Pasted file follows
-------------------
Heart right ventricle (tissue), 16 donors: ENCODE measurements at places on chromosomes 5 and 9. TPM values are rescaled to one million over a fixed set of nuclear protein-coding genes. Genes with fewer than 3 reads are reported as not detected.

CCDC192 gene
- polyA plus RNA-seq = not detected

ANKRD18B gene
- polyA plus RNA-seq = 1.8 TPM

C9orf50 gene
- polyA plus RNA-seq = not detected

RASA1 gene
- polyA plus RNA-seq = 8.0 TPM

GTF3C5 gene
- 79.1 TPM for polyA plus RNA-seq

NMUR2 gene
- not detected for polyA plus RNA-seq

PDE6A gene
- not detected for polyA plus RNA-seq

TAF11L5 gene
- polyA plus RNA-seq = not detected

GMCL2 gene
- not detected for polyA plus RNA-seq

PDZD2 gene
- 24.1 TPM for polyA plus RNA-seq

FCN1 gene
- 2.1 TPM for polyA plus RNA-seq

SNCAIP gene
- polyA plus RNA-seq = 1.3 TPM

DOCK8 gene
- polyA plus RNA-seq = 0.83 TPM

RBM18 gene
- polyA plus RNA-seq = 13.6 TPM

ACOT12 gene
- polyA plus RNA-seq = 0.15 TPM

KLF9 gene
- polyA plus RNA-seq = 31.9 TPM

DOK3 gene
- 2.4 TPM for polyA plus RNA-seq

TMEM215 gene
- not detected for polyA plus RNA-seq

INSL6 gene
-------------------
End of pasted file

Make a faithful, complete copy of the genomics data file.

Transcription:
Heart right ventricle (tissue), 16 donors: ENCODE measurements at places on chromosomes 5 and 9. TPM values are rescaled to one million over a fixed set of nuclear protein-coding genes. Genes with fewer than 3 reads are reported as not detected.

CCDC192 gene
- polyA plus RNA-seq = not detected

ANKRD18B gene
- polyA plus RNA-seq = 1.8 TPM

C9orf50 gene
- polyA plus RNA-seq = not detected

RASA1 gene
- polyA plus RNA-seq = 8.0 TPM

GTF3C5 gene
- 79.1 TPM for polyA plus RNA-seq

NMUR2 gene
- not detected for polyA plus RNA-seq

PDE6A gene
- not detected for polyA plus RNA-seq

TAF11L5 gene
- polyA plus RNA-seq = not detected

GMCL2 gene
- not detected for polyA plus RNA-seq

PDZD2 gene
- 24.1 TPM for polyA plus RNA-seq

FCN1 gene
- 2.1 TPM for polyA plus RNA-seq

SNCAIP gene
- polyA plus RNA-seq = 1.3 TPM

DOCK8 gene
- polyA plus RNA-seq = 0.83 TPM

RBM18 gene
- polyA plus RNA-seq = 13.6 TPM

ACOT12 gene
- polyA plus RNA-seq = 0.15 TPM

KLF9 gene
- polyA plus RNA-seq = 31.9 TPM

DOK3 gene
- 2.4 TPM for polyA plus RNA-seq

TMEM215 gene
- not detected for polyA plus RNA-seq

INSL6 gene